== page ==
Two Frankfurters and a Detective, by Karel Poláček

(My translation of the short story Dva párky a detektiv, which was published in Lidové noviny on 12 September 1937 and, in book form, in Soudničky [Little Stories from the Courts] in 1999)

Prague Regional Court

11 September 1937

T

hey say it’s not what you know, it’s who you know. Without friends in the right places you won’t get anywhere. And, in these grim days, you can’t even get two frankfurters with mustard without friends in the right places, as is shown in the following incident.

It was almost half past eight in the evening when a young man, arm in arm with a very blond blonde, walked into a butcher’s shop in the district of Vinohrady in Prague. His sideburns and checked trousers declared him to be quite the dashing man-about-town. The very blond blonde had found her soulmate in him and they had commenced a harmonious life of cohabitation. She was hungry and wanted to have two frankfurters with mustard.

The butcher’s wife scooped two frankfurters out of the pot and was just about to give them to the blonde lady – who was simply dying for her two frankfurters with mustard – when an old man entered the shop and muttered something. “Oh! I’m sorry,” said the butcher’s wife and she promptly gave the two frankfurters to the old man.

When the blonde lady asked what about her frankfurters, the butcher’s wife said they’d just run out of them, that the old gentleman had had the last ones, and that she was just about to close the shop.

The blonde lady wasn’t going to stand for it and asked angrily how that could possibly be. After all, she’d entered the shop before the old man.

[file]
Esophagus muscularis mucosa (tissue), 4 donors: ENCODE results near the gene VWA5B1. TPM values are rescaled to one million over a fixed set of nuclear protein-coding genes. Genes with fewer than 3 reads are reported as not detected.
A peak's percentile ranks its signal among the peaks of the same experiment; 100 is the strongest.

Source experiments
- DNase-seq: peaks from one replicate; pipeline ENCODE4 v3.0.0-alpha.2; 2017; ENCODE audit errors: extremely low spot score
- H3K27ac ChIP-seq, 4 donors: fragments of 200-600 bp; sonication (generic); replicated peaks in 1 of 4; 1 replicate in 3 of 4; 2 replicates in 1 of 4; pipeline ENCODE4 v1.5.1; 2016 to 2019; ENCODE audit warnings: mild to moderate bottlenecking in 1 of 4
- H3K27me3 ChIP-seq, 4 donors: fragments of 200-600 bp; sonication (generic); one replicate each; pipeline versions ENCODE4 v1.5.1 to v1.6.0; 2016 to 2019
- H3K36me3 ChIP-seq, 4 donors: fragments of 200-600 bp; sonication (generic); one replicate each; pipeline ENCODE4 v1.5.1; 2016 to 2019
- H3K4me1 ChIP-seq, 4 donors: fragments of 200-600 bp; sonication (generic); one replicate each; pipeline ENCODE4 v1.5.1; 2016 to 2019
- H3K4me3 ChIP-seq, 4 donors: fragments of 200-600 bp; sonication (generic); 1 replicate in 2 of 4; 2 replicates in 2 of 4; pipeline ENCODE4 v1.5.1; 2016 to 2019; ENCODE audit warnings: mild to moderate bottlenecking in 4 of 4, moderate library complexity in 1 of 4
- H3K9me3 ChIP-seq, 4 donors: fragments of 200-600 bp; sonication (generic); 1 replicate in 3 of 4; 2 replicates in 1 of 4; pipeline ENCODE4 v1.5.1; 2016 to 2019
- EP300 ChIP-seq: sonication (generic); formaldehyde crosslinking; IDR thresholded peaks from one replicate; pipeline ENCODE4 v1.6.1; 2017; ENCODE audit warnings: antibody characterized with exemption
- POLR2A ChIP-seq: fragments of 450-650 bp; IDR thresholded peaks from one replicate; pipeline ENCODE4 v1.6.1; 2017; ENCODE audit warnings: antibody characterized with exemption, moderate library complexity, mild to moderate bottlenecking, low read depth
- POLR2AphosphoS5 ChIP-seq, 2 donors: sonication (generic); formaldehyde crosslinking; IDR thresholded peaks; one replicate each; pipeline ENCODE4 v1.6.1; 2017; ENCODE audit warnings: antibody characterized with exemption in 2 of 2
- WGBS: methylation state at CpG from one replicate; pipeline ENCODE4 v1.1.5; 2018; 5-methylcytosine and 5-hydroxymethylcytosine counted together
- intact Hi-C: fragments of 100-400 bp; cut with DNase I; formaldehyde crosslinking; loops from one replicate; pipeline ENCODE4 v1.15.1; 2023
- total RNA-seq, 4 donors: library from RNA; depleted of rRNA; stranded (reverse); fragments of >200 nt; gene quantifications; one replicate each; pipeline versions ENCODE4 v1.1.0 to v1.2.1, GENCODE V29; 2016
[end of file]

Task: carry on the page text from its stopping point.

The butcher’s wife merely shrugged and said that the old man was a regular customer and had to be given preference for that reason.

It was at that moment that the dashing man-about-town stepped into the fray. Sensing that his sweetheart was lost for words he determined to show her what an intelligent and forthright chap he was – a chap who knew a thing or two and wouldn’t take No for an answer.

“Leave this to me, Maruška,” he said. “It’s not worth arguing about. Let me tell them who I am!”

A few stray customers were present as this scene unfolded. The dashing man-about-town walked up to the old man, who was just about to dip one of his frankfurters into the mustard when he noticed that the hand that was about to accomplish that manoeuvre was suddenly and forceably detained in mid-air.

The dashing man-about-town was standing right in front of him and demanding to see his papers.

“Why should I show you my papers?” said the old man. “As far as I know, I haven’t done anything wrong.”

“Your papers!” the young man-about-town repeated. “Or else I’ll show you what’s for! Do you want me to hand you over to the police?”

The old man looked in amazement, firstly at his frankfurters, which were beginning to go cold on the plate, and then at the dashing man-about-town.

“Well I never…,” he spluttered. “What on earth…? Can’t a fellow have his supper in peace? This is outrageous!”

“I’m a detective constable,” declared the young man-about-town, “and I’m going to put an end to your little racket! Do you want me to reveal the sordid depths of this unfair trading arrangement you have here?… And that will mean jail!”

The twenty-seven-year-old salesman Jaroslav Štolcinger was accused by the state prosecutor, Dr Gemrich, of wrongly presenting himself as a detective constable to Mr Gustav Mudr in respect of the latter’s intention of eating his supper, and of threatening him with severe punishment, i.e. imprisonment.

The accused pleaded not guilty, on the grounds that he’d had rather too much to drink that evening. That was confirmed by the butcher’s wife, and the result was that Mr Justice Petřík found Mr Štolcinger guilty merely of drunkenness, for which he sentenced him to two weeks’ hard labour, suspended for one year.

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